Check out the section entitled articles. There are some really good setups for you to look at.

    Rod Kirby are you here? Having had a bt3 for some time you may be more able than I to help.

    But please checkout the site as it will address any questions or misgivings you may have about the saw.
    Dust Mite...Terrorising noses for the discerning...
    Pirongia Pens & Woodcraft

  11. #10
    Join Date
    Sep 2005
    Location
    Leithfield, New Zealand
    Posts
    914

    Default

    That MJ had some issues... worth hunting back through the threads.

  12. #11
    Join Date
    Aug 2005
    Location
    Queensland
    Posts
    2,894

    Default

    I bought the MJ 2325-B earlier this year. This upgraded model came with a 3HP motor and a 1" arbor.
    I have since added a new CMT 48 tooth combination fine cut blade.
    Everything seems to work fine but be aware that the fence is marginal [keep checking square].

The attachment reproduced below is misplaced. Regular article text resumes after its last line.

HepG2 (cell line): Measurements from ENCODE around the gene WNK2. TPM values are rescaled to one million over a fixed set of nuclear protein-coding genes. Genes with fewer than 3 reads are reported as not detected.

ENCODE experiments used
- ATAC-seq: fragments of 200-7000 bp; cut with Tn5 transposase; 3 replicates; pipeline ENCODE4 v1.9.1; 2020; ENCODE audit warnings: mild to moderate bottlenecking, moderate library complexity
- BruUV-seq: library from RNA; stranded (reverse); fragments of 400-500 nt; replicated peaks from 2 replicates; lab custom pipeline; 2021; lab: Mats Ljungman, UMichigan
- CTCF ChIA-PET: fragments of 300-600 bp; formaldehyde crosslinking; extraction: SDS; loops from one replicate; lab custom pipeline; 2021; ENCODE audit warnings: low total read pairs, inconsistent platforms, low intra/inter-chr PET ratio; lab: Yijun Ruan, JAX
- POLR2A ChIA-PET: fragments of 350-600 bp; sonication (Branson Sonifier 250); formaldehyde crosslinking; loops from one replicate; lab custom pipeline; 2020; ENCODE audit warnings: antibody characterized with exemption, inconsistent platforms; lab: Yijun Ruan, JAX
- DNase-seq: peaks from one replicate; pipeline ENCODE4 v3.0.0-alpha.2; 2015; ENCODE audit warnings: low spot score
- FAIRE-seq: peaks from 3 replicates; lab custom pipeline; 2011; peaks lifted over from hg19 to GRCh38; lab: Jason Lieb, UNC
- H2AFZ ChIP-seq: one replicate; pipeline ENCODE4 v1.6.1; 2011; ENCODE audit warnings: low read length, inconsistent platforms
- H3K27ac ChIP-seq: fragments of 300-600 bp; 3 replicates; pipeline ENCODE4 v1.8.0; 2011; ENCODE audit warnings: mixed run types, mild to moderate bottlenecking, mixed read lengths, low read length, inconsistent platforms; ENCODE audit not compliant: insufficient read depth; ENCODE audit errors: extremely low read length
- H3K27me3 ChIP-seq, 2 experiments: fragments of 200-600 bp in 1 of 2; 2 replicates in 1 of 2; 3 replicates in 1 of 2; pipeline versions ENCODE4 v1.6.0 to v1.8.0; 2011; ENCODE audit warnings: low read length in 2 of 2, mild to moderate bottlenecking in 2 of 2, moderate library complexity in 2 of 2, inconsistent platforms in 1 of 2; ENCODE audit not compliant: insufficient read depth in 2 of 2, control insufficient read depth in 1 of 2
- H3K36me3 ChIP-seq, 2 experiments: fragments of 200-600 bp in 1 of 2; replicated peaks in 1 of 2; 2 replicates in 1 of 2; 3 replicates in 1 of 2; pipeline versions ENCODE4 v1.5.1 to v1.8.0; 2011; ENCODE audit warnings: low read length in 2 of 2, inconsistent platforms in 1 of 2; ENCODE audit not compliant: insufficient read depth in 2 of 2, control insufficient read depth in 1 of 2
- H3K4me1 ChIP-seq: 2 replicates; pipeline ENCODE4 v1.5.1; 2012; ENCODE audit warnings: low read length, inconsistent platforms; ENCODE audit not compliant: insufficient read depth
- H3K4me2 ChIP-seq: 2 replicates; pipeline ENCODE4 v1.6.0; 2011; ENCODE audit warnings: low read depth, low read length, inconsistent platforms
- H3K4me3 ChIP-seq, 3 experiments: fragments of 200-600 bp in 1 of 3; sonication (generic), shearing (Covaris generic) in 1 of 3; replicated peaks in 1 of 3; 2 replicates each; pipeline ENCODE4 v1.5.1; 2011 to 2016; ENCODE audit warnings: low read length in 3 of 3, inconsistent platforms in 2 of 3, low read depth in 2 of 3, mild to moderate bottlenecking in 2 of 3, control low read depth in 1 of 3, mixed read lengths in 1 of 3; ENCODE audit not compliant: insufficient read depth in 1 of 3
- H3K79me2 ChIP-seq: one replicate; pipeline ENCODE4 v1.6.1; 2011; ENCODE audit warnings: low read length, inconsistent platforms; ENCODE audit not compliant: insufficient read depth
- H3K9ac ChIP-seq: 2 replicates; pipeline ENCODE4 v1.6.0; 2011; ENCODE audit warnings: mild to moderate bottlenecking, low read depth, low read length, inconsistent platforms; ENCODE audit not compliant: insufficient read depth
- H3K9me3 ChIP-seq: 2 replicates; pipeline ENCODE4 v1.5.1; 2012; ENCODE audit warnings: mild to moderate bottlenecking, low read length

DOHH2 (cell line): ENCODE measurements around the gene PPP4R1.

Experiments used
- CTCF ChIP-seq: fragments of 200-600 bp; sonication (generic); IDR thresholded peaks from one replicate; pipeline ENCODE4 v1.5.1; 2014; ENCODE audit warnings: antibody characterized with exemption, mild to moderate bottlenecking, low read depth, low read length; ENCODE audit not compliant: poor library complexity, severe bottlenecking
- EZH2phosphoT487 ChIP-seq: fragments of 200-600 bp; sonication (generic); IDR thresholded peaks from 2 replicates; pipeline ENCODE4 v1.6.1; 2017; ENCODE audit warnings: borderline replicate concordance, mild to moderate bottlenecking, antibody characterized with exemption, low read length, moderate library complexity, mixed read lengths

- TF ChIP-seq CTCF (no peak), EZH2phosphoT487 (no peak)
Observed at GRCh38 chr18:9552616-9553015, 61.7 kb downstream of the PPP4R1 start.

Regards,
    Bob
    PS - it is a 15A machine which does require the correct electrical plugs/outlet etc.

  13. #12
    Join Date
    Sep 2005
    Location
    Leithfield, New Zealand
    Posts
    914

    Default

    Quote Originally Posted by Bob38S View Post
    I bought the MJ 2325-B earlier this year....

    OK, there was talk of a bad batch (crook surfaces) about this time last year. Obviously they got it sorted. A 15Amp motor fuse on a 10 Amp circuit will keep it from taking down the National Grid. Regards

  14. #13
    Join Date
    Aug 2005
    Location
    Queensland
    Posts